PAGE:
“We have been doing our own calculations regarding how many tons divers managed to catch in this three year period “commented Mr Ayanda Yekani of Hamburg.

Masifundise has been informed that some communities did not receive any training, and no proper feedback has been given to communities regarding the project.

Small-Scale fishers in Hamburg, Bell and Bordina, Tyolomnqa, Kei Mouth, Mahasana, Qholorha, Ngcizela, Wavecrest, Cebe  to name just a few, have criticised the manner in which the project was conducted.

“We have received about R350 per person for the three year period, but have not been given a breakdown of how this amount came about. I would be happy if this matter would be investigated so that we as fishers can know how the department came to this amount,” continued Mr Yekani.

Meanwhile many questions remain:

What were the findings of the research? When will they be made available? What is the status of the resource and have the small-scale fishing communities that were used in this experiment really benefited from the research at all?

In October 2007 South Africa indefinitely suspended abalone fishing in its waters, and this was to be effective as from February 2008. This suspension affected both small scale and commercial fishers.

The suspension to catch this species was due to factors such as Illegal fishing and increased inward migration of lobster species that destroyed abalone habitat, but in making the decision, the department promised to make a “plan” for those legal fishers affected by the suspension.

By 2010 the suspension was lifted by the department, and the 302 right holders were given back their rights for a period of 4 more years until end of July 2014.

The experimental project was to end in May 2014, months before the Minister announced a one year extension for Perlemoen rights holders to continue catching until the end of July this year.

Representatives meet in Struuisbaai to reflect on fisheries research project

Representatives from Masifundise and Coastal Links last week joined their partners from The Netherlands, Sri Lanka and India to reflect on Re-incorp, an international fisheries research project based in South Africa.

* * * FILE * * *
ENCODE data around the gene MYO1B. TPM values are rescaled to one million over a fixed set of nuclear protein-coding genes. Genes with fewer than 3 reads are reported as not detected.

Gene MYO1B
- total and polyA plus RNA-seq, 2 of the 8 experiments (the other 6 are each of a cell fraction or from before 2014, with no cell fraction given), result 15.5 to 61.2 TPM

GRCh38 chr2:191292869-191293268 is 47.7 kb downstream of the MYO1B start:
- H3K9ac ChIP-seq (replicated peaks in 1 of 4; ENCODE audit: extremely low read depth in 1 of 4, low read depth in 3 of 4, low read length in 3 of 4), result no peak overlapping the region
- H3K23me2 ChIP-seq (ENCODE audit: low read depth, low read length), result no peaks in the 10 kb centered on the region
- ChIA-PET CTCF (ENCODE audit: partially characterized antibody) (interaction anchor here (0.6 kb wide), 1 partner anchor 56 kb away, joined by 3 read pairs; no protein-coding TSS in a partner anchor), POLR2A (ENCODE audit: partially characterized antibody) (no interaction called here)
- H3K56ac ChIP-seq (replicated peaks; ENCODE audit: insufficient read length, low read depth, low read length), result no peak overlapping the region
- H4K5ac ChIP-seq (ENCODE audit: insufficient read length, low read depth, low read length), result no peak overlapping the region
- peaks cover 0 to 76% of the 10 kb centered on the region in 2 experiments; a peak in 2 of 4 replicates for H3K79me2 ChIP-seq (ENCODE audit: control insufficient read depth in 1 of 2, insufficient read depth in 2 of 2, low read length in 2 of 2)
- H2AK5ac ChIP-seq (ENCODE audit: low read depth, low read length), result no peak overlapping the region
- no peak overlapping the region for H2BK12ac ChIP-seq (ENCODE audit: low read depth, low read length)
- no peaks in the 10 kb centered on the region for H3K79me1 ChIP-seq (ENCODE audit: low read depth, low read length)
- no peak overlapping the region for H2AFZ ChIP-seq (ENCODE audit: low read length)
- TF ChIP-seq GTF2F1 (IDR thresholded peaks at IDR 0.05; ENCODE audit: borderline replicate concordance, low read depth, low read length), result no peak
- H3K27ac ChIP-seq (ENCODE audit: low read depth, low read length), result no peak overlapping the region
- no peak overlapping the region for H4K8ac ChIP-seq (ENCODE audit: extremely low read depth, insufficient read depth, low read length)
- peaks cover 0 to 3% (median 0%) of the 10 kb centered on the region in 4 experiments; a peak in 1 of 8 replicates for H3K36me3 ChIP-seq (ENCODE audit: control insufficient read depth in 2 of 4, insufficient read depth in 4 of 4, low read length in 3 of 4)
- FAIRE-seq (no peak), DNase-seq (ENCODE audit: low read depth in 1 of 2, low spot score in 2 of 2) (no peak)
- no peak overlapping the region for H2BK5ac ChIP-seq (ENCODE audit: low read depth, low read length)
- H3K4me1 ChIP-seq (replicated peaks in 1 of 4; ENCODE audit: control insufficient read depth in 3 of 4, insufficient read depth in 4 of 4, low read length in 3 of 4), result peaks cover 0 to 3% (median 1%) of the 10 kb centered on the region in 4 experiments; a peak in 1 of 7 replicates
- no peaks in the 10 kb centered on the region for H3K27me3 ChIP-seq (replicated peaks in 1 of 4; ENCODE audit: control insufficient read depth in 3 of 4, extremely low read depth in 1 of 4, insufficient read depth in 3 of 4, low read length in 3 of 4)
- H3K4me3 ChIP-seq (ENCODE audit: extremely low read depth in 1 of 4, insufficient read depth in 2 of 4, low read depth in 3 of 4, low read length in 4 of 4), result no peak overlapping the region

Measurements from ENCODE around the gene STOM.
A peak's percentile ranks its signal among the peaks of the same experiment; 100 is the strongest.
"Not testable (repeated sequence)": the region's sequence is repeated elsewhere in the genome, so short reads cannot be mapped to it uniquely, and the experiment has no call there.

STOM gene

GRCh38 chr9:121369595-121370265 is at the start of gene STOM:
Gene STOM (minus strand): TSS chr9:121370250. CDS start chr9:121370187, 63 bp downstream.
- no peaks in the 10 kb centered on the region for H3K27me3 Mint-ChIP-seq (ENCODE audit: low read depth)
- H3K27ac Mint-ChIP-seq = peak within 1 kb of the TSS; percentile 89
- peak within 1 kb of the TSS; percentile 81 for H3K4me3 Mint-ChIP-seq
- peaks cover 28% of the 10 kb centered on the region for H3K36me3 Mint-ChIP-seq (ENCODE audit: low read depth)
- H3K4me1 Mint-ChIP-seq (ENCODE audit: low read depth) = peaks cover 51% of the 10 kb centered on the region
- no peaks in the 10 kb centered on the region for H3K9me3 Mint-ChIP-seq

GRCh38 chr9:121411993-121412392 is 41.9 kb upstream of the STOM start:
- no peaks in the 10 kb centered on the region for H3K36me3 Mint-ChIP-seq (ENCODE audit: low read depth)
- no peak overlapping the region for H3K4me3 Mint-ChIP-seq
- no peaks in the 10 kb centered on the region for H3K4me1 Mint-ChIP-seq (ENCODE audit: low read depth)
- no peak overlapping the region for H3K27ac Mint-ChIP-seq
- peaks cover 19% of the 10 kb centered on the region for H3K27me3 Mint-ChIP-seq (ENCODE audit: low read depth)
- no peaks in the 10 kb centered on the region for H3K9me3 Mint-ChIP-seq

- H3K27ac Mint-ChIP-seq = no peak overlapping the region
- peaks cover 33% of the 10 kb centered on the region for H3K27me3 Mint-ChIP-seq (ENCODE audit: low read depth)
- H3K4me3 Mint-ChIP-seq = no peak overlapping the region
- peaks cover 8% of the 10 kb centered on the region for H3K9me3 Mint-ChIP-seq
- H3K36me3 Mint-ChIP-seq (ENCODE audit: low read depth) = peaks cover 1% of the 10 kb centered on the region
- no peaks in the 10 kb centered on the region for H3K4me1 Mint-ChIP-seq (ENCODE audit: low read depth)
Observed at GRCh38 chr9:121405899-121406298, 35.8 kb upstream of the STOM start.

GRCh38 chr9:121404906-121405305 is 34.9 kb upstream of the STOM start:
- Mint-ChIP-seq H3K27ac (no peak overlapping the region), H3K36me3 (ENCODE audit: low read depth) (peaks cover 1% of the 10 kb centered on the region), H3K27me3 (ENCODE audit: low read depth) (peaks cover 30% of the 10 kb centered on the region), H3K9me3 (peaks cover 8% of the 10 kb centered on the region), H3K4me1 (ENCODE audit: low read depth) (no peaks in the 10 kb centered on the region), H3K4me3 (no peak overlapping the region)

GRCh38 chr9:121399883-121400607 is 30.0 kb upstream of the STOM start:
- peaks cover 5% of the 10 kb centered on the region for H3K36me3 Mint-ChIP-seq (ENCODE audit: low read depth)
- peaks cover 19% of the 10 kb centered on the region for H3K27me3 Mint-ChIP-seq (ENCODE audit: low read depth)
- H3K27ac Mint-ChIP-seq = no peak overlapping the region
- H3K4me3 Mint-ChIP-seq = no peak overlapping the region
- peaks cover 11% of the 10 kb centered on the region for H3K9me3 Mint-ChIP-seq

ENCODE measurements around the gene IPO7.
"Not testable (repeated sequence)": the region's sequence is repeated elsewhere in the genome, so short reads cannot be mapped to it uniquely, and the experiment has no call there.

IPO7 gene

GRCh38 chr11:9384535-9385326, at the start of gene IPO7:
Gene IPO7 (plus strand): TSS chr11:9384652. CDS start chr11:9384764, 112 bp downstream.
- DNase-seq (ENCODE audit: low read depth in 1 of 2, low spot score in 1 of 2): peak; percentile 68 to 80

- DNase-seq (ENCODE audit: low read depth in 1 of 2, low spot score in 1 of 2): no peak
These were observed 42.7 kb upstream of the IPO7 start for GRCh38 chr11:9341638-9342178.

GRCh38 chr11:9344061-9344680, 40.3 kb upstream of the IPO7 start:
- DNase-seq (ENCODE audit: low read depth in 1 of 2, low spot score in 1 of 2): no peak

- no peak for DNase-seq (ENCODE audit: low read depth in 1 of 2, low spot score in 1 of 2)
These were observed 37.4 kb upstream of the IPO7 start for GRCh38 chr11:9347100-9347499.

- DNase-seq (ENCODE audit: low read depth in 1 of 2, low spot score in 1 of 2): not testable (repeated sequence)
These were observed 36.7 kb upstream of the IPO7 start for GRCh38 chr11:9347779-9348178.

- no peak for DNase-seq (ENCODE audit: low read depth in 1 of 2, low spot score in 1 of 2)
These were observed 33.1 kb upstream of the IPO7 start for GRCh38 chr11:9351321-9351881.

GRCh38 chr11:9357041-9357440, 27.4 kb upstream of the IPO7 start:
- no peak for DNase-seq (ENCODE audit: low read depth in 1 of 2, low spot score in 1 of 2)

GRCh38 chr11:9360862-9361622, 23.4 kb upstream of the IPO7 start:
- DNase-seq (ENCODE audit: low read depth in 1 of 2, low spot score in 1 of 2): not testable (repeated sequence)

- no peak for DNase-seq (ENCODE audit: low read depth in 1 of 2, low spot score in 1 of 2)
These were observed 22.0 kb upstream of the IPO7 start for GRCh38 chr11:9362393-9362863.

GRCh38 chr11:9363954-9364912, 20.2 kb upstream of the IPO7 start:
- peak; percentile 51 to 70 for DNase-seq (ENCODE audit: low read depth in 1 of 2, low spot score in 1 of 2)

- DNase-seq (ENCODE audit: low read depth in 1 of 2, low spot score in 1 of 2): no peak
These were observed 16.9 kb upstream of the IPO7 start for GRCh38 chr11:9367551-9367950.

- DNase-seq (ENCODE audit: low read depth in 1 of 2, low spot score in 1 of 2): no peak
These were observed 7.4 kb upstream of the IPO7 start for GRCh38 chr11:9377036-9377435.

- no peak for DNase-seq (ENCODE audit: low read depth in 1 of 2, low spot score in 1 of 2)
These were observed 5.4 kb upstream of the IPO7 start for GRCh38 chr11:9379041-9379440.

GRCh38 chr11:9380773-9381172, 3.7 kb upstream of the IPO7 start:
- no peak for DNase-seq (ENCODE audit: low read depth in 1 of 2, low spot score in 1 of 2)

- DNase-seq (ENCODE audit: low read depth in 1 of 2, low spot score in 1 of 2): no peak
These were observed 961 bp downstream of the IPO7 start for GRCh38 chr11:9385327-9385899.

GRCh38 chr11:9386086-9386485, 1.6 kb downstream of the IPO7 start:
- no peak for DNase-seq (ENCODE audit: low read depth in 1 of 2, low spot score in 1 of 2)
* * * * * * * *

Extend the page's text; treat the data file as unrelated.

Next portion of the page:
The meeting was held in Struisbaai, Western Cape and the South African delegation consisted of Masifundise Director Naseegh Jaffer, Programme Co-ordinator Mandla Mqamlana, and staffers Nico Waldeck and Michelle Joshua.

The meeting was held to reflect on progress made by Re-Incrop since its inception and to discuss the plans for the remaining 15 months of the project.

Serge Reamakers of Re-Incorp said “We are entering our last year of the project and needed to take stock of what the situation is in South Africa with regards to the small-scale fisheries policy, and in South Asia.”

During a time of reflection, the South African team noted some of the key moments that transpired during the project; these included the signing off on the SSF policy – both through parliament and the NEDLAC processes, The Amendments to the MLRA (Marine Living Resources Act) and launching important Court cases around MPAs which highlighted and brought about the acknowledgement of customary rights.

The South African delegates noted that the prolonging of the implementation of the Small-Scale Fishing policy presented the SSF sector with many challenges they could not have forseen.

Noting the group’s (South African) inability to adequately respond to challenges, the group said that this had changed the terrain in which the policy has to be implemented

“We have learnt some incredible lessons about the current small-scale fishing industry and we have discussed, as a matter of priority, plans to address the current state of fishing communities,” Michelle Joshua .

“The team committed to make the revitalizing of the SSF policy a priority for this last phase of the project and to focus on restoring the principles outlined in the policy” she continued.

The last day of the meeting, saw the group meeting with some traditional line fishers of Struuisbaai.  The fishers relayed their daily plight of having to face the influx of recreational and commercial fishers from other parts of the region coming to catch in their traditional fishing area.

The REINCORPFISH project was initiated three years ago, aimed at contributing to the reincorporation excluded fishers into rights arrangements. Participants include researchers from universities in the four countries.

REINCORPFISH aims to contribute to, review and assess the development of fisheries governance frameworks and institutional arrangements in South Africa and South Asia for the resolution of core fishery conflicts. A key focus will be on facilitating processes to reincorporate the excluded.

Archiving Small-Scale Fisheries

The first interactive global source for small-scale fishing industry by Too Big To Ignore (TBTI) provides information on key characteristics of the sector in various locations around the world.

The Information System on Small-Scale Industry (ISSF) has synthesized knowledge about the small-scale fishing industry’s importance, contributions and potentials of the industry.

On their Website, TBTI says “The tool invites people with information on different facets of small-scale fisheries to contribute data to help enhance overall understanding and global recognition of small-scale fisheries data.”